How can we see invisible history? The Kings Reach archaeological dig site reveals centuries-old stories of Native, colonial and African American settlements. Designed by C&G for Jefferson Patterson Park & Museum and Maryland Archaeological Conservation Lab, the project lightly sketches in the hidden traces of the past.
Kings Reach itself is an interpretive archaeology experience of a late 17th- and early 18th-century tobacco plantation mapped by Captain John Smith in 1612. In the 1980s, archaeologists revealed artifacts here in thirteen underground pits, and began piecing together the rich history of the site of Kings Reach.
Items found on site, such as a gun barrel and ornate bridle decoration, attest to the owner’s wealth. Handmade and imported pipes corroborate the transformation of English servants from indentured to free. And ceramic blue beads hint at the presence of African American enslaved people on the site as well.
The pit diagrams, atop an accurate re-creation of the plantation building footprint, provide a framework of interpretation. These essentially label the ground itself, and along with nearby interpretive imagery and text, they make the invisible more real. Adjacent graphics are worked into built features like doors, located where those features would have been, to bring the invisible to life in three dimensions.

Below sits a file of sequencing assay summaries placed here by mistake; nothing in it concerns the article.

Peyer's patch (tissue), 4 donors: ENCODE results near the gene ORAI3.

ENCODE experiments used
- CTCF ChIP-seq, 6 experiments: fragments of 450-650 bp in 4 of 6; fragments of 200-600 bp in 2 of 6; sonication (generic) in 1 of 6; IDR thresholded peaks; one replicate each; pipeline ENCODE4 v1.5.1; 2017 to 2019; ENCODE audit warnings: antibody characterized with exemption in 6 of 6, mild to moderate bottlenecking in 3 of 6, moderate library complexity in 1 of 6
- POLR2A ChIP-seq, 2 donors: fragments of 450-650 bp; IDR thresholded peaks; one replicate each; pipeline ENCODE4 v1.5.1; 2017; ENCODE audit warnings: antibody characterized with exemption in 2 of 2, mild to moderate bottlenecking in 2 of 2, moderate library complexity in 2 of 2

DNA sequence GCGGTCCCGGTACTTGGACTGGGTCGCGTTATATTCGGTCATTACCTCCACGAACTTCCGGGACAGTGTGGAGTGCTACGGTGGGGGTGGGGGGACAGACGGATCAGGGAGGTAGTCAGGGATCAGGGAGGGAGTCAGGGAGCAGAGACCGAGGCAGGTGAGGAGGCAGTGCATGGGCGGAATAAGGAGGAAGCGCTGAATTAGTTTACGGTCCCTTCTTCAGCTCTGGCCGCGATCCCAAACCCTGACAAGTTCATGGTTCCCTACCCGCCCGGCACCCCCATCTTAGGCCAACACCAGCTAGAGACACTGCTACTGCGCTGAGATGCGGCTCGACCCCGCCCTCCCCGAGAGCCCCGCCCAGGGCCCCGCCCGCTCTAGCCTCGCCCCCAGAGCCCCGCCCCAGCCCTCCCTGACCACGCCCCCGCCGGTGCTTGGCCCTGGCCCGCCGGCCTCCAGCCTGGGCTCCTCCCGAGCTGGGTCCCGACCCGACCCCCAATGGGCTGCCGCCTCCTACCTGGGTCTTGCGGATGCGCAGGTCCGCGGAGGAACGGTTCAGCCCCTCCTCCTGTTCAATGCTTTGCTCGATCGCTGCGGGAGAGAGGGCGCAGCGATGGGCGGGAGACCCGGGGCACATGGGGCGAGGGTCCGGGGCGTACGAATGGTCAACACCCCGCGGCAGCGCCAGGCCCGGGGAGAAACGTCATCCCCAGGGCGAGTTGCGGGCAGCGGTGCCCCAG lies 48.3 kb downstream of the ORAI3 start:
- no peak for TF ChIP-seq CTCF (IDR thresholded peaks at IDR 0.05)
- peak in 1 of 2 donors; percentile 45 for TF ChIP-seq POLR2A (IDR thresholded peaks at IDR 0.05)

In addition to the Kings Reach archaeology experience, the Layers of Time Trail includes a trailhead, classroom & picnic pavilion, replicated Woodland Indian Village, boardwalk habitat scavenger hunt and an overlook of the Patuxent River and Flood Plain Forest habitats. The Layers of Time trailhead features a birds-eye watercolor map done in collaboration with the Maryland Arts Council and illustrator Mark Stutzman.
A trail boardwalk joins two cul-de-sac trails to create a loop. The boardwalk includes interpretative artwork of the river and forest habitats done in a plein-air painting style, calibrating the content with the view. Reader rails encourage visitors to use scavenger hunt clues.
In the nearby pavilion and Indian Village gateway, the story of Native American presence along the Patuxent is revealed through extensive archaeological evidence. The nearby Woodland Indian Village evokes native life in 1612, when Captain John Smith first visited.